Kidnapping Of Ambassador A Great Drama

FRIDAY, MARCH 20, 1998

‘Four Days in September,” an Oscar nominee for Best Foreign Language Film, already has raised a furor in its native Brazil, where the leftist activists it depicts have complained that it plays fast and loose with the facts.

Maybe so. From an audience member’s perspective, though, Bruno Barreto’s historic re-creation of the 1969 kidnapping of U.S. Ambassador Charles Burke Elbrick is a gripping piece of semi-documentary storytelling strongly reminiscent of Gillo Pontecorvo’s 1966 masterpiece, “The Battle of Algiers.”

The story is told largely through the eyes of university student Fernando Gabeira (Pedro Cardoso), a bespectacled intellectual who believes his country’s right-wing dictatorship — propped up by the American CIA — will torture and kill anyone who opposes its totalitarian agenda. Brazil’s only hope for democracy, Fernando decides, is armed revolution.

So he bids farewell to his friends and vanishes into the Communist underground. Given the name Pedro, Fernando finds himself in a remote encampment being trained in guerrilla warfare by Comrade Maria (Fernanda Torres), an attractive but strictly by-the-book young Marxist.

But the egghead Fernando lacks the military mindset for this line of work. He recognizes the inconsistencies and fallacies in his comrades’ doctrinal rantings, and they don’t trust his ability to act decisively when they rob a bank.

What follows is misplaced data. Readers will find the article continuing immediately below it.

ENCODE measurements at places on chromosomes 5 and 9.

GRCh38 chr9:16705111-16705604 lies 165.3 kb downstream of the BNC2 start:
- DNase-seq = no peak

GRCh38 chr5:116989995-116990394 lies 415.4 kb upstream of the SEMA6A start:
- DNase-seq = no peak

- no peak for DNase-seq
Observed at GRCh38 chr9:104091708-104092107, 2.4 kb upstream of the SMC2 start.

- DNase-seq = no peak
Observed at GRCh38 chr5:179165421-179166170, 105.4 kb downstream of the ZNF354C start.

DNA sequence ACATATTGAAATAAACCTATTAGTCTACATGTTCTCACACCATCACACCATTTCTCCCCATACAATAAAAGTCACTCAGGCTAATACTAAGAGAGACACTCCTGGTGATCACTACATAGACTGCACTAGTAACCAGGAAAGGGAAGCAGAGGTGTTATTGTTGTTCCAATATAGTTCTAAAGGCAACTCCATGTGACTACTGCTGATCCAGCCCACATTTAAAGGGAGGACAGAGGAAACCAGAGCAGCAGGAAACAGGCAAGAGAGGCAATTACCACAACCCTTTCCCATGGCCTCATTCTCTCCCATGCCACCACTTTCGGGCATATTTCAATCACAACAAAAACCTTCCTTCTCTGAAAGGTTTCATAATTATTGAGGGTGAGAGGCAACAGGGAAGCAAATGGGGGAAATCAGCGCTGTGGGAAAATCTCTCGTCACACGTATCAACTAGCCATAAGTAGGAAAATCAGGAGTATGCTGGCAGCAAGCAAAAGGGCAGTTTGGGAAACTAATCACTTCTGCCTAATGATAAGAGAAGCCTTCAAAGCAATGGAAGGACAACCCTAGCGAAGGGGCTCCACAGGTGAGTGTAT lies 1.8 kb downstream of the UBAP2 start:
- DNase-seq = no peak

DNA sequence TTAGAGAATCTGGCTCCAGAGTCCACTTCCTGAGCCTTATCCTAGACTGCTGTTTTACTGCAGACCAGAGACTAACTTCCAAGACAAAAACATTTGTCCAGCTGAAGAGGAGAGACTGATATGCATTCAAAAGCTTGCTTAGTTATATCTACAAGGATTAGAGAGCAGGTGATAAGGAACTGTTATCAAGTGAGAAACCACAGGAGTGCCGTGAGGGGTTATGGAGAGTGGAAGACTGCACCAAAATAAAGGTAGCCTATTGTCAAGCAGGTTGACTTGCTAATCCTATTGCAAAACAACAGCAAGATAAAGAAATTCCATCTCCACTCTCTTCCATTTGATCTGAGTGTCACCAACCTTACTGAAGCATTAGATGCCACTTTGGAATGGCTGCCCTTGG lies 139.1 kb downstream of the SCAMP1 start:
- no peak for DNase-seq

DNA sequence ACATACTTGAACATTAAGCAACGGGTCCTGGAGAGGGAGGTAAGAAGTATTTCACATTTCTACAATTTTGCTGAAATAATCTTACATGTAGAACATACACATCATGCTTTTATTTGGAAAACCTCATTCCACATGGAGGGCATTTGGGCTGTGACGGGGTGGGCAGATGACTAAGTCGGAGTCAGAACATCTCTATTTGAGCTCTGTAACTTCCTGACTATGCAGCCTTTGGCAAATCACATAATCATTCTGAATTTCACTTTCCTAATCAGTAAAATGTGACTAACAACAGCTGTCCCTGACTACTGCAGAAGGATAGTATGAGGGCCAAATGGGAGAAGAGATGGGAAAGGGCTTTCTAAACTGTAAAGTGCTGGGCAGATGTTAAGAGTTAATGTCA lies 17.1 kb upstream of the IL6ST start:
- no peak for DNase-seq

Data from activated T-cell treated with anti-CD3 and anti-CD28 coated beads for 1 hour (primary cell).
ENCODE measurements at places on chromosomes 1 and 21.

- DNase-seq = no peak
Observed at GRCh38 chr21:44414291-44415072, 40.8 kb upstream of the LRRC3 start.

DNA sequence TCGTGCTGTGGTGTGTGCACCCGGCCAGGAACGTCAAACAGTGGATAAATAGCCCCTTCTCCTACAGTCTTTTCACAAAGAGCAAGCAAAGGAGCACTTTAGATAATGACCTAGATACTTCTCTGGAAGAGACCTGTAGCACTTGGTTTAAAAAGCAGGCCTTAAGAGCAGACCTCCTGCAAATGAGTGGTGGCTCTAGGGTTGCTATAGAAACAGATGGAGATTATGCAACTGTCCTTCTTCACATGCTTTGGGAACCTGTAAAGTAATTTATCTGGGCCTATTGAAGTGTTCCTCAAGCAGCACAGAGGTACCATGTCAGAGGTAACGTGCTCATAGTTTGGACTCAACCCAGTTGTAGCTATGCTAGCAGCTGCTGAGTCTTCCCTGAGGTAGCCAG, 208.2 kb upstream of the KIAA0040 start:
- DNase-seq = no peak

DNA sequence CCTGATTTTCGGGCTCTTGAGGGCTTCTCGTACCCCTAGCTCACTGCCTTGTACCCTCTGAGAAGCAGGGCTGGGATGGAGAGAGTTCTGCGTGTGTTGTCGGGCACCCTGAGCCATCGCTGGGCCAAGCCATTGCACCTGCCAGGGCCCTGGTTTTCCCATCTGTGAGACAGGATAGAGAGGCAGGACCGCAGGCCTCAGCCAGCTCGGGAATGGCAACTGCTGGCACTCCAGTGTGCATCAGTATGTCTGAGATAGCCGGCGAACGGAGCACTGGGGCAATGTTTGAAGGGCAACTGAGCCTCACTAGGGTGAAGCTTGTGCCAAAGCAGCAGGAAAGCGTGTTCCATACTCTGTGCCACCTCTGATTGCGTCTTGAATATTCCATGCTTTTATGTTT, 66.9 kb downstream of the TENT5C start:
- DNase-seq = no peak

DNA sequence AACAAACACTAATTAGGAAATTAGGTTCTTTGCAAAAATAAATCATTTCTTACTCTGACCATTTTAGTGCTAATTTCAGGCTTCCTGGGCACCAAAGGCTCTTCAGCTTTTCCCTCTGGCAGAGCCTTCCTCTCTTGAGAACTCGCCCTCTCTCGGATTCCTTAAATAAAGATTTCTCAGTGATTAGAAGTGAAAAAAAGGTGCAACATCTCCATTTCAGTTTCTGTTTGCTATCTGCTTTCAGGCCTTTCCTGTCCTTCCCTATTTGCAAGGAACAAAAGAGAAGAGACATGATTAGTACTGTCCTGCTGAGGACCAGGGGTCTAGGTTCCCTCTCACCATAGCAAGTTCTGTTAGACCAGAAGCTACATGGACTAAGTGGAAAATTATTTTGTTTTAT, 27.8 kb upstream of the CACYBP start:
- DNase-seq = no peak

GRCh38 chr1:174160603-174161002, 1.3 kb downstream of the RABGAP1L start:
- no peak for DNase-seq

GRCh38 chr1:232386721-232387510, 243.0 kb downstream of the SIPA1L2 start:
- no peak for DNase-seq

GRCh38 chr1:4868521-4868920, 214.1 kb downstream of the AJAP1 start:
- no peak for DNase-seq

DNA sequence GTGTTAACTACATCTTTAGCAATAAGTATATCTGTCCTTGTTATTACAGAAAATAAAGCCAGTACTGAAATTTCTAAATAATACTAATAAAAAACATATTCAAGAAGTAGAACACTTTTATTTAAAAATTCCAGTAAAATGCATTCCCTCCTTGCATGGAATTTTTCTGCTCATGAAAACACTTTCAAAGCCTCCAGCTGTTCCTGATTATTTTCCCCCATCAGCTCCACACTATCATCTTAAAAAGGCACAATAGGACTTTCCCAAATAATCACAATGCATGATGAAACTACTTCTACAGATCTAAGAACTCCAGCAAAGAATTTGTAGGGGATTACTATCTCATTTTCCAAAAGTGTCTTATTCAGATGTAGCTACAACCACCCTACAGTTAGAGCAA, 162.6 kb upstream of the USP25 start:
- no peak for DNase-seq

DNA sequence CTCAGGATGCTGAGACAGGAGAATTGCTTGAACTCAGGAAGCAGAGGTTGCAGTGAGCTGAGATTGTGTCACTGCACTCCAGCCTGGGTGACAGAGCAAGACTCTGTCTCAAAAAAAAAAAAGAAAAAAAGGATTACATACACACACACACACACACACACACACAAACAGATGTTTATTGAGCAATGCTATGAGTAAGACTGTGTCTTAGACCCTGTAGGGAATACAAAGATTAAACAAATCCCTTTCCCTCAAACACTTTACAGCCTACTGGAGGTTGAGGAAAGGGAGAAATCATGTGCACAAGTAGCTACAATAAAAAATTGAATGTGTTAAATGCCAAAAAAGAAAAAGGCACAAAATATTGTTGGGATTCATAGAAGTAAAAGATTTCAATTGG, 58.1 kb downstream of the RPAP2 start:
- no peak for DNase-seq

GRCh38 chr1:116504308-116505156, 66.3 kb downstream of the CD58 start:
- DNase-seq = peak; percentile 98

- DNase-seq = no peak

But as a propagandist Fernando proves invaluable. It’s his idea to kidnap the American ambassador and hold him until the military junta releases several political prisoners scheduled for execution.

One reason “Four Days” is controversial in Brazil is that it declines to take sides. If Fernando and his fellows are motivated by idealism, the film makes it clear that idealism is often misplaced.

Can one battle brutality except with more brutality? Does the end justify the means?

“Four Days in September” provides no answers. But its questions are always worth pondering. xxxx “Four Days in September” Locations: Lincoln Heights Cinema Art Credits: Directed by Bruno Barreto, starring Alan Arkin, Pedro Cardoso, Fernanda Tores Running time: 1:45 Rating: R (Some dialogue in Portuguese with English subtitles.)


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